Make No Mistake, CM Margaret Chin Wants Towers in Two Bridges [OP-ED]
The following editorial was written by community leader David Tieu, a member of the Lower East Side Organized Neighbors coalition, which is staunchly opposed to the incoming waterfront development.
With just a rubber stamp of City Planning approval, four mega-towers on the flood plain of the Lower East Side waterfront – each between 60 and 100 stories tall – could forever dwarf Lower Manhattan, and its residents will be displaced off the map. Real estate speculation and high rents will drive out one of the only working class communities left in Manhattan.
Yet, we are not powerless to stop these towers in Two Bridges. The City would technically be violating its own laws if it gives JDS Development Group, Starrett Corporation, and L+M the green light to build. Zoning Resolution Article 7 Chapter 8 states outright that any developments that change neighborhood character, block sunlight and air, create traffic congestion, or cause any adverse socio-economic impacts are not allowed in this area. These towers would violate each of these requirements; therefore they should not be built, plain and simple. Nevertheless, the de Blasio administration has ushered these towers through an approval process for months.
We call on the community to continue to demand, loud and clear, that the City enforce its own laws, to accept no compromises on our lives and our neighborhood. That is how we can protect our community. It is the only way.
During the public hearing hosted by the City Planning Commission in October, our community mobilized and provided hours of testimony urging the government to vote no. Yet, one voice stuck out against the others. Councilmember Margaret Chin even admitted the resolution would be violated, but then advocated for her tired zoning text amendment which would put the mega-towers through a Uniform Land Use Review Process (ULURP). Her intention? More than likely to help the de Blasio administration circumvent the Zoning Law so that these towers can be built. In fact, Chin plainly admitted that she will support the construction of the towers … if the developers agree to a few concessions, such as a few more affordable units that are not actually affordable to the community, some 32BJ jobs, and maybe a few trees to line our parks.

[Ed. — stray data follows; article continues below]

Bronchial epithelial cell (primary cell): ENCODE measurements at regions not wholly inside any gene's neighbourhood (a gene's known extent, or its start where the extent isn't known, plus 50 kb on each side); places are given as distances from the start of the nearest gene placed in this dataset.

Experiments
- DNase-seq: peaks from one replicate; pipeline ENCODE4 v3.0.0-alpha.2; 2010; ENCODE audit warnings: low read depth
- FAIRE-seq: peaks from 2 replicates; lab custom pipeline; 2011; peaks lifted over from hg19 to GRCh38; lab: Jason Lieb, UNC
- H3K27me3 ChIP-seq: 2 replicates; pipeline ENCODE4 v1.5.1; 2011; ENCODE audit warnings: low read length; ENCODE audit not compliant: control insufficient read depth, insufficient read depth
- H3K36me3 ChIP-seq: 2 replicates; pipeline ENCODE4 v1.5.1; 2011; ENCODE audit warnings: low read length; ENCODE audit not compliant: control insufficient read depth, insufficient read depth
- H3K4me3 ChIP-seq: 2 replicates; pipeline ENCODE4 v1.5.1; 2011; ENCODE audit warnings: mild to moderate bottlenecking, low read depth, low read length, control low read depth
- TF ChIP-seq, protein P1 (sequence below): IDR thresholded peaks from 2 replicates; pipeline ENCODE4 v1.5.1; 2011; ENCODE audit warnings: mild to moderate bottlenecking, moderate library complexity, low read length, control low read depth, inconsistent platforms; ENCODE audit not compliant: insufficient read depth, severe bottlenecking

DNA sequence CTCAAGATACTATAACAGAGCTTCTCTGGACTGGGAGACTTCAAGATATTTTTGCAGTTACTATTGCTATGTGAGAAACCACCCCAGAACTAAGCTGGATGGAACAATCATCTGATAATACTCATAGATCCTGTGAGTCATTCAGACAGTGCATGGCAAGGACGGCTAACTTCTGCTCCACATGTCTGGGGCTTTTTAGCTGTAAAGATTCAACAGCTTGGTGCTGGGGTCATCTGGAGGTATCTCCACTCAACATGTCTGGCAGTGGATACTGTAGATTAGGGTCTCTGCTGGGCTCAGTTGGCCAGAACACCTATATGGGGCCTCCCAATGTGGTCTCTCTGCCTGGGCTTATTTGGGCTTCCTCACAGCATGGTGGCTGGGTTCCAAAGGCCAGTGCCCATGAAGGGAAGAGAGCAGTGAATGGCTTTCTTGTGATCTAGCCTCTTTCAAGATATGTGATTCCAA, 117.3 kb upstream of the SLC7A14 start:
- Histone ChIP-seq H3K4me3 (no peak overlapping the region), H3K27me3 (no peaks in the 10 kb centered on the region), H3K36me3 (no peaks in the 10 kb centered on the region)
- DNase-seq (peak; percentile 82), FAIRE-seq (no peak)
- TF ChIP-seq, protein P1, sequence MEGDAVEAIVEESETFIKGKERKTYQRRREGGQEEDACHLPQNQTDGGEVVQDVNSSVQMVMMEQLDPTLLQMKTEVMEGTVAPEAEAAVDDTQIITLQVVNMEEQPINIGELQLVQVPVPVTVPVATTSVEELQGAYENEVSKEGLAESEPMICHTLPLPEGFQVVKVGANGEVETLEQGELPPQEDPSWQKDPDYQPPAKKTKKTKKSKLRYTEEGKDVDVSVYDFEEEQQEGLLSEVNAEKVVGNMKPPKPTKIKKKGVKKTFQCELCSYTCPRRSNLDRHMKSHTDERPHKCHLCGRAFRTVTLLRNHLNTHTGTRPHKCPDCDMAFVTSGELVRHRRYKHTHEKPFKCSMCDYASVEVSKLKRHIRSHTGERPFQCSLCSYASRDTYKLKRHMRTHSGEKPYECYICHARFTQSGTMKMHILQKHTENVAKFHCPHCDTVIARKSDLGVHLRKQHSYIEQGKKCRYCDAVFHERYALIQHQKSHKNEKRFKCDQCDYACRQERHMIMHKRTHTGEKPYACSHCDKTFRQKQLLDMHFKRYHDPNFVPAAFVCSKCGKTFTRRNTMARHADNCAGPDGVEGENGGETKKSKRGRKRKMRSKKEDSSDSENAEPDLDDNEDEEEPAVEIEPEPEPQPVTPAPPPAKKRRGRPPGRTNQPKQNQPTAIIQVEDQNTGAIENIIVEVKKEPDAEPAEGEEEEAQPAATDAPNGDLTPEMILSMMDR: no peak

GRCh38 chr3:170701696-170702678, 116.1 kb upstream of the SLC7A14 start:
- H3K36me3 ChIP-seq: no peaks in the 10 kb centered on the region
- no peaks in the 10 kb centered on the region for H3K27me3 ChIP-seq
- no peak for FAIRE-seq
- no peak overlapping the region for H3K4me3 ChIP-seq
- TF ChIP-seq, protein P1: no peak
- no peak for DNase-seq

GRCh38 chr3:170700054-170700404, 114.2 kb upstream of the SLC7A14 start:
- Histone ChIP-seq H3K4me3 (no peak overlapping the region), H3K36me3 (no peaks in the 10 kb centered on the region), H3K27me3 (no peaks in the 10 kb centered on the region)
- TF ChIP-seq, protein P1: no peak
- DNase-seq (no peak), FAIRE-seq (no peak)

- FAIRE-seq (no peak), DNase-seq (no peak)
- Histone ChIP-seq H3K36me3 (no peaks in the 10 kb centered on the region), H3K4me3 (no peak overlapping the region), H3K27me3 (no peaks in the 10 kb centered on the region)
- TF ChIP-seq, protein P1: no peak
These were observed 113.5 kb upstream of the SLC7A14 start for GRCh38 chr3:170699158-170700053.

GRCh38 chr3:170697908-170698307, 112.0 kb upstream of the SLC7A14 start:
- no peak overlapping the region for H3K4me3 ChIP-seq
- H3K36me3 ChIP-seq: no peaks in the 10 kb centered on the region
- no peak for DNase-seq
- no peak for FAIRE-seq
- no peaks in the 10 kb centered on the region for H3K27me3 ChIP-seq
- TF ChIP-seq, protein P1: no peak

This is the “reasonable development” that Chin referred to in her statement at the hearing.
One can also scrutinize Chin’s own records to understand her motive. From the colossal NYU expansion plan, to the Seward Park Urban Renewal Area/Essex Crossing (otherwise known as Target and Trader Joe’s) and the Elizabeth Street Garden, the Councilmember has deftly used ULURP to steamroll neighborhoods, and distribute small concessions to those that are willing to accept them.
Our community is not interested in crumbs. These waterfront towers will put the nail in the coffin of Chinatown and the Lower East Side. All of us will be displaced if these towers are built, and the neighborhood will just become an extension of Wall Street.
That is why several community members are filing an ethics complaint against Councilmember Chin. We call on City Council to investigate Margaret Chin for wrongful conduct. By acknowledging the towers will violate the existing zoning, while still helping the process for approval continue, we argue that the Councilmember is willfully assisting illegal development. She recognizes a law is being broken, and then seemingly clamors for the chance to help the developers break it. Not only is she unfit to serve as our representative, she must be made an example of to demonstrate that New York City will not be sacrificed for profit. We call on City Council to enforce the law, and sanction Chin for advocating it to be broken.
Furthermore, the Lower East Side Organized Neighbors calls on all of Lower Manhattan to come together to stop these mega-towers, and hold our elected officials accountable to the law. In addition, the City should pass the Chinatown Working Group rezoning plan in full. This plan would impose height restrictions throughout the entire community, protecting it from rampant high-rise luxury development.